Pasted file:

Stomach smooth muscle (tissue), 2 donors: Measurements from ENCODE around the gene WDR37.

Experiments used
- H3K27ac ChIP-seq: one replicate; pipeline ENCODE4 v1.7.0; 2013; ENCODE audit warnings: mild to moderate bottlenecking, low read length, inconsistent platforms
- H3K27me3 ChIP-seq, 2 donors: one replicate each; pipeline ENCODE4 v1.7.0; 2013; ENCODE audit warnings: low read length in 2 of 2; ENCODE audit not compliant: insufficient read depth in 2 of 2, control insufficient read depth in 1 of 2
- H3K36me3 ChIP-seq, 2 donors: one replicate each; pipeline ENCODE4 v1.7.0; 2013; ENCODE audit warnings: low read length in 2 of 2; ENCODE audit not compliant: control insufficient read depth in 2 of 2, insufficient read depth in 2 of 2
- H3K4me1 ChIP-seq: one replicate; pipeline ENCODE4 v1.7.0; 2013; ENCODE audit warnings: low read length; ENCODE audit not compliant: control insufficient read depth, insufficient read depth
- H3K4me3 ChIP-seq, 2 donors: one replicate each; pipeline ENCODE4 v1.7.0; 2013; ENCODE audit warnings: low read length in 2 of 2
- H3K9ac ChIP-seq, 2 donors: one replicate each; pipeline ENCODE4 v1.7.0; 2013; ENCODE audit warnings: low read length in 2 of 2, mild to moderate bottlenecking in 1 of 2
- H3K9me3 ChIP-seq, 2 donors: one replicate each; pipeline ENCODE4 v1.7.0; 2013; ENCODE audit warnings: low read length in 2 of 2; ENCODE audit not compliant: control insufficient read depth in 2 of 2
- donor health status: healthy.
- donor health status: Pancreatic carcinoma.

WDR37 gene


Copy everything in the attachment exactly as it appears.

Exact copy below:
Stomach smooth muscle (tissue), 2 donors: Measurements from ENCODE around the gene WDR37.

Experiments used
- H3K27ac ChIP-seq: one replicate; pipeline ENCODE4 v1.7.0; 2013; ENCODE audit warnings: mild to moderate bottlenecking, low read length, inconsistent platforms
- H3K27me3 ChIP-seq, 2 donors: one replicate each; pipeline ENCODE4 v1.7.0; 2013; ENCODE audit warnings: low read length in 2 of 2; ENCODE audit not compliant: insufficient read depth in 2 of 2, control insufficient read depth in 1 of 2
- H3K36me3 ChIP-seq, 2 donors: one replicate each; pipeline ENCODE4 v1.7.0; 2013; ENCODE audit warnings: low read length in 2 of 2; ENCODE audit not compliant: control insufficient read depth in 2 of 2, insufficient read depth in 2 of 2
- H3K4me1 ChIP-seq: one replicate; pipeline ENCODE4 v1.7.0; 2013; ENCODE audit warnings: low read length; ENCODE audit not compliant: control insufficient read depth, insufficient read depth
- H3K4me3 ChIP-seq, 2 donors: one replicate each; pipeline ENCODE4 v1.7.0; 2013; ENCODE audit warnings: low read length in 2 of 2
- H3K9ac ChIP-seq, 2 donors: one replicate each; pipeline ENCODE4 v1.7.0; 2013; ENCODE audit warnings: low read length in 2 of 2, mild to moderate bottlenecking in 1 of 2
- H3K9me3 ChIP-seq, 2 donors: one replicate each; pipeline ENCODE4 v1.7.0; 2013; ENCODE audit warnings: low read length in 2 of 2; ENCODE audit not compliant: control insufficient read depth in 2 of 2
- donor health status: healthy.
- donor health status: Pancreatic carcinoma.

WDR37 gene